Basal Cell Carcinoma - Signs & Symptoms

Basal cell car­ci­no­ma (BCC) is a skin can­cer that aris­es from basal cells. Basal cells are found in the low­er lay­ers of the skin. The prog­no­sis for patients with BCC is excel­lent, but if the lesion is left untreat­ed, it can cause sig­nif­i­cant dis­ease pro­gres­sion. BCC occurs pri­mar­i­ly on the face, head, scalp, neck, and hands.

Basal Cell Car­ci­no­ma can include the fol­low­ing characteristics:

  • Waxy appear­ance
  • Pearly appear­ance
  • Ero­sion or ulcer­a­tion — often in the cen­ter with pigmentation
  • Bleed­ing — espe­cial­ly when traumatized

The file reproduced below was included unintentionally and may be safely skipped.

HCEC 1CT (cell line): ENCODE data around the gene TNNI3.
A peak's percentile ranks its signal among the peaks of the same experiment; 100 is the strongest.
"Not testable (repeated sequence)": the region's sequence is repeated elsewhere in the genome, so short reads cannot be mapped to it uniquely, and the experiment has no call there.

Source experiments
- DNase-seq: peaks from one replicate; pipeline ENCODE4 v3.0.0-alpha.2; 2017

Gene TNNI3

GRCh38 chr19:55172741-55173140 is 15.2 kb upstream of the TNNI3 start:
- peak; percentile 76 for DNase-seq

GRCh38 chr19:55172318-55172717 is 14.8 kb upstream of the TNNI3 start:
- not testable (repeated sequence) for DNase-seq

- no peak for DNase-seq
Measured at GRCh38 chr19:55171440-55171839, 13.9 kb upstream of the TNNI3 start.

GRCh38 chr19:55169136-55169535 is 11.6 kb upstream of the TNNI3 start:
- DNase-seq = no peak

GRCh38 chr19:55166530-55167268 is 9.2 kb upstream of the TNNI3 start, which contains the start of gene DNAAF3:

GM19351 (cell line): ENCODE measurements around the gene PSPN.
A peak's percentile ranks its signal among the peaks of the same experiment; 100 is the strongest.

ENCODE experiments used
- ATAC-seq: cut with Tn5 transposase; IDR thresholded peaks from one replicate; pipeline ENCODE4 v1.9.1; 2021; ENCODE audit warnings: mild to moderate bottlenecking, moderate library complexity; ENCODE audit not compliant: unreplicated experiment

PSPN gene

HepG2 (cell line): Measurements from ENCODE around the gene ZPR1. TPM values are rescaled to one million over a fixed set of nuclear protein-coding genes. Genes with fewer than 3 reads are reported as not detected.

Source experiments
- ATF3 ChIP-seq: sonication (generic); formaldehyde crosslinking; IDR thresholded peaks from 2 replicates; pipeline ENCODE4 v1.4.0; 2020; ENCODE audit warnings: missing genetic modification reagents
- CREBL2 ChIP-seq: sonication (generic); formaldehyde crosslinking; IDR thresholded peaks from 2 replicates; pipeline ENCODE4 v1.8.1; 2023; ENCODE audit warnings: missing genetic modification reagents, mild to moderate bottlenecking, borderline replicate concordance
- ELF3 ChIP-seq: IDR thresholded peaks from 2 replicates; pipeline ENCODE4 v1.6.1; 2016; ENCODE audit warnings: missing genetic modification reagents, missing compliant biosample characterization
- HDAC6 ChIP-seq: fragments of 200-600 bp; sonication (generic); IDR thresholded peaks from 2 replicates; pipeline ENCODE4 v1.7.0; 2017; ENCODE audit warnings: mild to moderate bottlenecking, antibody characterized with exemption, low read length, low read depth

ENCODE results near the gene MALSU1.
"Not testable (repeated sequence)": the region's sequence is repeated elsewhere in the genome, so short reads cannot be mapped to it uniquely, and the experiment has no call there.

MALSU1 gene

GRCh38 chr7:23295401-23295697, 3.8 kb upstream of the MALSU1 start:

• Ooz­ing or crust­ed areas — espe­cial­ly in large BCCs
  • Rolled (raised) border 
  • Translu­cen­cy
  • Slow grow­ing: 0.5 cm in 1 – 2 years 

Patients with a his­to­ry of skin can­cer should have reg­u­lar full-body skin exams per­formed by their Der­ma­tol­o­gist, and all patients should per­form month­ly self examinations.

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